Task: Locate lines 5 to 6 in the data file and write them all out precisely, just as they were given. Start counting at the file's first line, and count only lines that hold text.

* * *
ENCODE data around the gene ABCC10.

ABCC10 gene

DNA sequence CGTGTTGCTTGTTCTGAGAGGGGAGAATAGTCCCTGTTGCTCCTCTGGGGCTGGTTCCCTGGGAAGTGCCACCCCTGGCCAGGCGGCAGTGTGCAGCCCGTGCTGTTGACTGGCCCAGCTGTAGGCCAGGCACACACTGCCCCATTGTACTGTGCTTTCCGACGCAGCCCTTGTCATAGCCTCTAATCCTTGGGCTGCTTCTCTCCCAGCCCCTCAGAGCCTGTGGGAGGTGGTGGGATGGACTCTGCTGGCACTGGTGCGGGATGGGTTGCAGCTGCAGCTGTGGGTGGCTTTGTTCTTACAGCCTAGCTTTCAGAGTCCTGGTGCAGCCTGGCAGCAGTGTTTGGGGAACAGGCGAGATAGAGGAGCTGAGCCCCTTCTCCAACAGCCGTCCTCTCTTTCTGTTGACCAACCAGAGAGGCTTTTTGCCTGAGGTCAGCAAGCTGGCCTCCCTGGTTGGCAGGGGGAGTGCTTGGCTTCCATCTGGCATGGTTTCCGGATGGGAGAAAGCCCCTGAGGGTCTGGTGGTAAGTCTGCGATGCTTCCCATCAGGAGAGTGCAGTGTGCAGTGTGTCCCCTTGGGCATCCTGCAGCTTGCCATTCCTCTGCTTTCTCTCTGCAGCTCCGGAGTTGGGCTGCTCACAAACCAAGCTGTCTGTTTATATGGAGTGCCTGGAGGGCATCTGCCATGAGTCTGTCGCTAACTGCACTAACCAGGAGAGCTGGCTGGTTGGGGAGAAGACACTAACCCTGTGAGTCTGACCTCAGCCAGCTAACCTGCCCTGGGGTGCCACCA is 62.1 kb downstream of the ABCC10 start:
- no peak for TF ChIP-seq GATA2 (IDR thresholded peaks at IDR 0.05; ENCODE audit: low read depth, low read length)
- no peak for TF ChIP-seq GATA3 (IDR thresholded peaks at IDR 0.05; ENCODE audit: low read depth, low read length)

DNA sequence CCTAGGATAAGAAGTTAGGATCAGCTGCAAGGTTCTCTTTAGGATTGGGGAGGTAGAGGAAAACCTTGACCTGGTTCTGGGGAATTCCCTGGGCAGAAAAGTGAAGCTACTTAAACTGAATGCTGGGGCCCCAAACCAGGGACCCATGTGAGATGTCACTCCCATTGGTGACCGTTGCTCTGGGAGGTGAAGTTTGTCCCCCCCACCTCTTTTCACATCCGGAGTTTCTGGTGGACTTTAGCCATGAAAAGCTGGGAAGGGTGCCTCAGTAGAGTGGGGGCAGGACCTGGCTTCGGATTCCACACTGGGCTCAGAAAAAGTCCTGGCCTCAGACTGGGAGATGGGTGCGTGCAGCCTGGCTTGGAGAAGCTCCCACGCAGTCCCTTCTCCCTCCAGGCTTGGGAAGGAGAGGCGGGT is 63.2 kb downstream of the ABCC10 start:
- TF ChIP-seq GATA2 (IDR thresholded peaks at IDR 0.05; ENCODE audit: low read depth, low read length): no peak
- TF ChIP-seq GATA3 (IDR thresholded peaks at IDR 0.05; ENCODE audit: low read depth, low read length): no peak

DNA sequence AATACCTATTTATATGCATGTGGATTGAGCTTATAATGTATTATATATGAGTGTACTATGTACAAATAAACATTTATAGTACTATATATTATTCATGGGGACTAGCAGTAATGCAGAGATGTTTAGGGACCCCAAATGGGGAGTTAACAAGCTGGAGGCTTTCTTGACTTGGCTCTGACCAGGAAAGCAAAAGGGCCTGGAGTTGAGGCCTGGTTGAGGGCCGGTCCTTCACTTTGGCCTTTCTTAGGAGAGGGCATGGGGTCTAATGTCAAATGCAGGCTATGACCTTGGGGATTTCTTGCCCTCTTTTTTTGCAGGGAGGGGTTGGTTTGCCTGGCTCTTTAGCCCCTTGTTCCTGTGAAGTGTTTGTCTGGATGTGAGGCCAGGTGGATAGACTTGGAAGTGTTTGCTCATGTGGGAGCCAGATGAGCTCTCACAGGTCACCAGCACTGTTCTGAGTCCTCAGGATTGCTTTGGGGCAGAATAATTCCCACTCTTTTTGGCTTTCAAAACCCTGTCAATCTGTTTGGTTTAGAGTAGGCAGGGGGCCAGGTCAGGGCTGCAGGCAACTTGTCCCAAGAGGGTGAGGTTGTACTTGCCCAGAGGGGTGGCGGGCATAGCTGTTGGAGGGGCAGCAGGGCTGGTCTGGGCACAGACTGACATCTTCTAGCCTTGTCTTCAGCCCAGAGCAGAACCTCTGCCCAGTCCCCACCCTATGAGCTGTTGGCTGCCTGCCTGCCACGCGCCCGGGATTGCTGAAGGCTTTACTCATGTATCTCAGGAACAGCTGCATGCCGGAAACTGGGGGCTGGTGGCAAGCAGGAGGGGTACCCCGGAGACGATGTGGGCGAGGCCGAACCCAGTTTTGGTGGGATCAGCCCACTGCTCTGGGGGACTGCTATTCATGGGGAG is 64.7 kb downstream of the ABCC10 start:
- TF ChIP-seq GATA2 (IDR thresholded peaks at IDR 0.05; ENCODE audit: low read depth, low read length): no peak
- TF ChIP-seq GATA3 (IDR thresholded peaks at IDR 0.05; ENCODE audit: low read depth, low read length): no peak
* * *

- no peak for TF ChIP-seq GATA3 (IDR thresholded peaks at IDR 0.05; ENCODE audit: low read depth, low read length)

DNA sequence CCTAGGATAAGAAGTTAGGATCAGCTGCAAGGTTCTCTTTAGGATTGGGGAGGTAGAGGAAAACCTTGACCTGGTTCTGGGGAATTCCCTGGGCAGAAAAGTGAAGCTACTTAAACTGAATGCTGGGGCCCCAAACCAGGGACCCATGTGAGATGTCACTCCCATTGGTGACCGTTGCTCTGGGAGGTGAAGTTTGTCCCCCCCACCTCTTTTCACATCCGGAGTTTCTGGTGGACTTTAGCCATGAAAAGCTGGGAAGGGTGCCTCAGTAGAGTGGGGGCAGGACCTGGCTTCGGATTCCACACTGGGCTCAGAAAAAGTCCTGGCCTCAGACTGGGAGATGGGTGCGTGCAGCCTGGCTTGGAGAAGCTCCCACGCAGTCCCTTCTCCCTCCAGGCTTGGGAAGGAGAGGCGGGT is 63.2 kb downstream of the ABCC10 start: